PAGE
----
You talked about Yellowstone — Malcolm’s death sent shockwaves.
Did I die? Did I? I’m not so sure about that. We have talked about the fact we didn’t actually see Malcolm Beck’s eyes close. There is always that possibility. My brother won’t be coming back for sure, but there is a possibility.
How do you look back on your time on the show?
Taylor Sheridan wrote amazing characters. He understands the cadence of an actor and how they actually speak. For me to play Malcolm Beck, there is this one scene in my office. He wanted to pump it up a bit. He said let’s go again for an hour at the beginning of the day and tweak a couple of things. We spent seven or eight hours reshooting that scene until he liked it. It ended up me throwing my desk over and smashing a flat-screen TV and crushing everything. Malcolm Beck just crumbles. It was the genius of Taylor to let Malcolm really fly. He let me have the keys to the villain’s kingdom. I got to act across from Kevin Costner. We worked on The Guardian many years ago. Pound for pound the greatest actor on screen. I loved my time on that show.
Then there was the return to the Arrowverse as Damien Darhk during the “Armageddon” crossover. He makes the ultimate sacrifice for his daughter. This character has made quite the evolution over the years.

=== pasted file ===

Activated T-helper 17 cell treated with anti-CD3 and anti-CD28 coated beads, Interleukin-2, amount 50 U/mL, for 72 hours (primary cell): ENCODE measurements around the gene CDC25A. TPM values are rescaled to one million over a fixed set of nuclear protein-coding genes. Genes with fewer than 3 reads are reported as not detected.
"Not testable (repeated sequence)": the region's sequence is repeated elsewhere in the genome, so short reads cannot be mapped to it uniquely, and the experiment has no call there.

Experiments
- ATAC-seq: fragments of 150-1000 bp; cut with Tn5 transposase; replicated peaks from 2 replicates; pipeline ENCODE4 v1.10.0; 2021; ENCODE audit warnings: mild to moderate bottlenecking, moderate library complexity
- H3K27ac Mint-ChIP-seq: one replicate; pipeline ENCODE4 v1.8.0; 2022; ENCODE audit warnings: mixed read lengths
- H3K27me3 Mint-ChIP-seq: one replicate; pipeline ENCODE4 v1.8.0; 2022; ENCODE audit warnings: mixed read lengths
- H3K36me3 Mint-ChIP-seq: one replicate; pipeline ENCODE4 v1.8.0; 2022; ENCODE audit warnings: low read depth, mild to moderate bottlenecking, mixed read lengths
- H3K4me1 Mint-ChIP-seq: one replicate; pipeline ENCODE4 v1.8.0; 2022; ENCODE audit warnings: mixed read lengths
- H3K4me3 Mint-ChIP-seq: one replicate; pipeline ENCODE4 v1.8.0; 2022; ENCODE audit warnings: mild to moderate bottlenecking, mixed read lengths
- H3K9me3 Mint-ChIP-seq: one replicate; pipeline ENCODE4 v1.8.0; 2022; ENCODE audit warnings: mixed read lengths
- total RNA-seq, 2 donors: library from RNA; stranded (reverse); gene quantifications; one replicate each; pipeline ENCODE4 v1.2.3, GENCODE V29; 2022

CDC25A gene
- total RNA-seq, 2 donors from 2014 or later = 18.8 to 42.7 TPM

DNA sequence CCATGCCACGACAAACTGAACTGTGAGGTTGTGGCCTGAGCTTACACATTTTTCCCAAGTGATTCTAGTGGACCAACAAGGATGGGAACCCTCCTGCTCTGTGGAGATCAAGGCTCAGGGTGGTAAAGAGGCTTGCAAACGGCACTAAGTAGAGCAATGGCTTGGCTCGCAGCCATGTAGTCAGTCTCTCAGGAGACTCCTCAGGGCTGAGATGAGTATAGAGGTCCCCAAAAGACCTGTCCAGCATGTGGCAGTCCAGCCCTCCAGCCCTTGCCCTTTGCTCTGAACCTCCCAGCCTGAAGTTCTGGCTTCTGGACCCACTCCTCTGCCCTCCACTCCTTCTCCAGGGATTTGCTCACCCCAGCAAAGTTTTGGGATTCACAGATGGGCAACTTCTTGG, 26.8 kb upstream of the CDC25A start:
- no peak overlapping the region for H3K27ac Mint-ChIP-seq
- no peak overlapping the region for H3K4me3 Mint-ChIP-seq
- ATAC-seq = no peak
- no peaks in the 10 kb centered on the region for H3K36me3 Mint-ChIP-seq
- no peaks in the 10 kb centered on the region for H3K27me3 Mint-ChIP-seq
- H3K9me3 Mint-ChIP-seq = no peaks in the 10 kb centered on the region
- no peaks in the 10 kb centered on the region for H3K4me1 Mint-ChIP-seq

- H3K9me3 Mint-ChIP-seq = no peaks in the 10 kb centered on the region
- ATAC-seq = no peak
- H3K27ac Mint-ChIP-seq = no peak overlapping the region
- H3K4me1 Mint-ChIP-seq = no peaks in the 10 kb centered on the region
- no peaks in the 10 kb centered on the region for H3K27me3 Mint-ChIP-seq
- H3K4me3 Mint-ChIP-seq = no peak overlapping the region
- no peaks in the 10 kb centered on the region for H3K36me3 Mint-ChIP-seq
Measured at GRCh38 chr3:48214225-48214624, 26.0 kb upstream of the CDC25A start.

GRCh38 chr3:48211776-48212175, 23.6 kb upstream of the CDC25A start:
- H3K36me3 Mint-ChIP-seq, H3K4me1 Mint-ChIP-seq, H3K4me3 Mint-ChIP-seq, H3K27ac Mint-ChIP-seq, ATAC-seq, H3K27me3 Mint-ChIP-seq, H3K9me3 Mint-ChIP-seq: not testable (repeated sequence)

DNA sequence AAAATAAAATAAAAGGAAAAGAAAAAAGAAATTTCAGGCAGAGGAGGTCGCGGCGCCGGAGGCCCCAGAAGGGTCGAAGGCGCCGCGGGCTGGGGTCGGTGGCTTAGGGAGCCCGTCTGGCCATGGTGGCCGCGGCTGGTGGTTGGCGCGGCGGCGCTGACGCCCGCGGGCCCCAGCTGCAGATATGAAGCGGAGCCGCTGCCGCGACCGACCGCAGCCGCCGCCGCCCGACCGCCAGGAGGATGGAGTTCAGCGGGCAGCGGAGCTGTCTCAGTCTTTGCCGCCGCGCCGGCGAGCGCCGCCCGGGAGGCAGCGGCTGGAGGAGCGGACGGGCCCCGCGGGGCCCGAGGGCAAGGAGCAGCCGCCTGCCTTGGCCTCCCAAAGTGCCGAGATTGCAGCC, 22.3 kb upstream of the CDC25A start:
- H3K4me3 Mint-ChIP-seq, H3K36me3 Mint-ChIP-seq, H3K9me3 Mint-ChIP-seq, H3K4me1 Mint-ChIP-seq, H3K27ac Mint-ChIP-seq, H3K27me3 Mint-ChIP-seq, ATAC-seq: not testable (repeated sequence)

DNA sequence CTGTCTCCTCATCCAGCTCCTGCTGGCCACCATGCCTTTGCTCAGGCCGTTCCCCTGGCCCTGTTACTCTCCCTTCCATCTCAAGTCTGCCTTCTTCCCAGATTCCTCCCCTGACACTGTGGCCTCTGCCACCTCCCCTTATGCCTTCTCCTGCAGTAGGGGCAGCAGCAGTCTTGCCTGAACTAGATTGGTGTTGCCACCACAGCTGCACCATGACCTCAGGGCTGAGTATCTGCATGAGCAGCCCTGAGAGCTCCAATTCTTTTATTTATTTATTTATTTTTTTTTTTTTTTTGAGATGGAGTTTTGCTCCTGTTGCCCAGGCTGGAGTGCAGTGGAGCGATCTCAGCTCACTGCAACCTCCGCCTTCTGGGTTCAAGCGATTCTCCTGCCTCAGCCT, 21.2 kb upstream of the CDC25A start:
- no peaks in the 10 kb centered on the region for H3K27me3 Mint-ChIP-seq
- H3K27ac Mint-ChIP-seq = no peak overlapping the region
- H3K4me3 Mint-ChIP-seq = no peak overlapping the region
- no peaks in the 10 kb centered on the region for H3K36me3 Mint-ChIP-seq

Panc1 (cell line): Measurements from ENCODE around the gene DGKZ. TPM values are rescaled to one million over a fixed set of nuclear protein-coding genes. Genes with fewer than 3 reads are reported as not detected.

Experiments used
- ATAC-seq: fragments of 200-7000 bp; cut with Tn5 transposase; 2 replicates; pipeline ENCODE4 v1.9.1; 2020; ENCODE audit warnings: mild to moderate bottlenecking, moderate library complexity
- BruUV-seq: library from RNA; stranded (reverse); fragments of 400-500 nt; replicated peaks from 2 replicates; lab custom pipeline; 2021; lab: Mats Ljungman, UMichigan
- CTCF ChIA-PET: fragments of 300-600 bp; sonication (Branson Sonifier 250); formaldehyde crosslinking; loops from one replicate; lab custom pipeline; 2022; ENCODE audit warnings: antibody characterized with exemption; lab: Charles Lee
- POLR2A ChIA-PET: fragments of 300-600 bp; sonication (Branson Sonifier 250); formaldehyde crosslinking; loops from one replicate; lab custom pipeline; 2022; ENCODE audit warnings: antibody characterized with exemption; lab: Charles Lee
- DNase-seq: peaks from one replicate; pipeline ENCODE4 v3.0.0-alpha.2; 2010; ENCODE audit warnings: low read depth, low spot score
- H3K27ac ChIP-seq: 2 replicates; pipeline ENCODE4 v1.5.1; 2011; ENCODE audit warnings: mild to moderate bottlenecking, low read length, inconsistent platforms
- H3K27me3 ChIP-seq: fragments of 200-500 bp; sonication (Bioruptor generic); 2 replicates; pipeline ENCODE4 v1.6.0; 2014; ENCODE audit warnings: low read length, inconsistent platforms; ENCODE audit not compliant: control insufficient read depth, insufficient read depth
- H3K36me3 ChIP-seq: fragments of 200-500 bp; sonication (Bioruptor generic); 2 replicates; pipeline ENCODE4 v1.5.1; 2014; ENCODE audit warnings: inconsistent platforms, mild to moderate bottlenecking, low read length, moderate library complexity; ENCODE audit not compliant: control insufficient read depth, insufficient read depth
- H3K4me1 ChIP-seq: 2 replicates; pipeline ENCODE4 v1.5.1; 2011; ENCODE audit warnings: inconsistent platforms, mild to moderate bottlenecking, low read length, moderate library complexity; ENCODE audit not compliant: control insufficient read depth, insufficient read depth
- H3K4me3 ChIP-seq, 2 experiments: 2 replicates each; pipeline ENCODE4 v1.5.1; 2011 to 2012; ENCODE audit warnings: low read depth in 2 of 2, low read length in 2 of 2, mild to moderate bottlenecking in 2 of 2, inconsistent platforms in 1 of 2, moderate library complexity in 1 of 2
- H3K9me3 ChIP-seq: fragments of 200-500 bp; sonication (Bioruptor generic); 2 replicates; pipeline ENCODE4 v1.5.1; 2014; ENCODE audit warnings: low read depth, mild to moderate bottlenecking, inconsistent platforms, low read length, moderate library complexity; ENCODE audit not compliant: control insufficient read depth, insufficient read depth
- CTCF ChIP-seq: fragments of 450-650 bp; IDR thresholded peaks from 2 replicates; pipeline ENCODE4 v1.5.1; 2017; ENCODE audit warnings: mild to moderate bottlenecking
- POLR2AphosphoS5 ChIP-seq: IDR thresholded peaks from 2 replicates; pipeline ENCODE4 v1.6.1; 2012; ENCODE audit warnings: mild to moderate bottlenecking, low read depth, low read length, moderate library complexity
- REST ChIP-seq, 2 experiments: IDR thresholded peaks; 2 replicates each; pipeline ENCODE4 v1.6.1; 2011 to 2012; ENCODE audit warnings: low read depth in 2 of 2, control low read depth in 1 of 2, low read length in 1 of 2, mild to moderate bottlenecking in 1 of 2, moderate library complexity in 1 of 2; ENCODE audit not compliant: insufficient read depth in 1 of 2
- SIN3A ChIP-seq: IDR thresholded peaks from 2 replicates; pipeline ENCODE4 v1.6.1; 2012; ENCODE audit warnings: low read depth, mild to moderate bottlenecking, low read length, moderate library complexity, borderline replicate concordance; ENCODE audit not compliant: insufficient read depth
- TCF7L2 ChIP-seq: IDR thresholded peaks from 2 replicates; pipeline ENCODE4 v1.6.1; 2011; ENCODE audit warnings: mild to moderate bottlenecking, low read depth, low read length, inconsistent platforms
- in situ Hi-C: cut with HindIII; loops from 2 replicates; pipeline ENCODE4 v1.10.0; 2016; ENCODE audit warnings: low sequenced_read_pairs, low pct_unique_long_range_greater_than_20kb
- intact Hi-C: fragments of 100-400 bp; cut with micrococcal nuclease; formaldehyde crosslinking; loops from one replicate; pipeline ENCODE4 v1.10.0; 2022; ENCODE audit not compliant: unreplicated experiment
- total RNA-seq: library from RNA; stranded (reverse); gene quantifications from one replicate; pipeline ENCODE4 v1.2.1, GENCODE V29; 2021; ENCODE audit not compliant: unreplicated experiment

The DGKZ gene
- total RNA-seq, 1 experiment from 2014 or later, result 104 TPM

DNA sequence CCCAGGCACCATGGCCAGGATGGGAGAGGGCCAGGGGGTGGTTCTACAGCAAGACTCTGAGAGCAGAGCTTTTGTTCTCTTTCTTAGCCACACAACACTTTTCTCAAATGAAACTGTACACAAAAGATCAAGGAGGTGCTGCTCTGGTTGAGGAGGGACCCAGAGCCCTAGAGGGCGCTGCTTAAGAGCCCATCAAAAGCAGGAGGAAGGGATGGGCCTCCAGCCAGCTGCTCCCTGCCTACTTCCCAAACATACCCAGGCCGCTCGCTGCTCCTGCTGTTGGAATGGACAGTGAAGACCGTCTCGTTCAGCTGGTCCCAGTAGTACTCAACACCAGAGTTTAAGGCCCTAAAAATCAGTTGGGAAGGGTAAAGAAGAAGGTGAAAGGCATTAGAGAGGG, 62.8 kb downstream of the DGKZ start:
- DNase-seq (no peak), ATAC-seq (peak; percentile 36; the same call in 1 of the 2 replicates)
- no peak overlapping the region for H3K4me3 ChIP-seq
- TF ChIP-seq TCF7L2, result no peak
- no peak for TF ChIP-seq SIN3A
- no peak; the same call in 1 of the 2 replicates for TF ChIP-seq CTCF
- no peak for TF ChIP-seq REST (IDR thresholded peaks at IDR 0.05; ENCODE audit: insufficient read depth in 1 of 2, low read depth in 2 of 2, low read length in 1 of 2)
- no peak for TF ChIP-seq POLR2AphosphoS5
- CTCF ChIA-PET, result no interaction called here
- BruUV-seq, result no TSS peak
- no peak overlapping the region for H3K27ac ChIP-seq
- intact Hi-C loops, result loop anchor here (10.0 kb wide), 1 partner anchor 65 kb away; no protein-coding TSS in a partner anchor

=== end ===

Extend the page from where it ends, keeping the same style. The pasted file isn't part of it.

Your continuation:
Damien on Arrow was a very different Damien from Legends of Tomorrow and The Flash. Working with Stephen Amell, it was game day. We had a blast. Damien was a lot darker. Where I like to play is kind of gray area. We got to do that when we got to Legends. We got to find the humor in the dad and husband Damien and what he would do on that scale. He becomes much more human. Now with Flash and Grant Gustin, I look forward to doing more Flash next year because Damien is one of my favorite characters that I’ve ever had a chance to play. He was this goofy dad joke kind of villain. Then he turned into almost a hero opposite Grant. Damien is much more like me currently. I like the latter Damien more. Being a dad of five, I get to draw from that. When we’re doing Arrow, I wanted to have a wife in the show because I never take my wedding ring off. They thought let’s stick with it and give you a wife named after your wife. That’s how we started.
Hopefully, we see more in the future from that character. You never know what’s next.
Television characters tend to not go over to the feature side because of different universes. I think Damien has been killed four or five times already that let’s see if he can go over to the other universe and become one of the villains or heroes of the other side. He can do everything. When he died in Arrow, everyone was like this doesn’t really work because he has all these amazing superpowers. So to use those for good would be something I would love to explore for the character. Go to the other side to find that forgiveness within himself.
The 61st Monte-Carlo Television Festival runs June 17-21. For more information, visit https://www.tvfestival.com/en.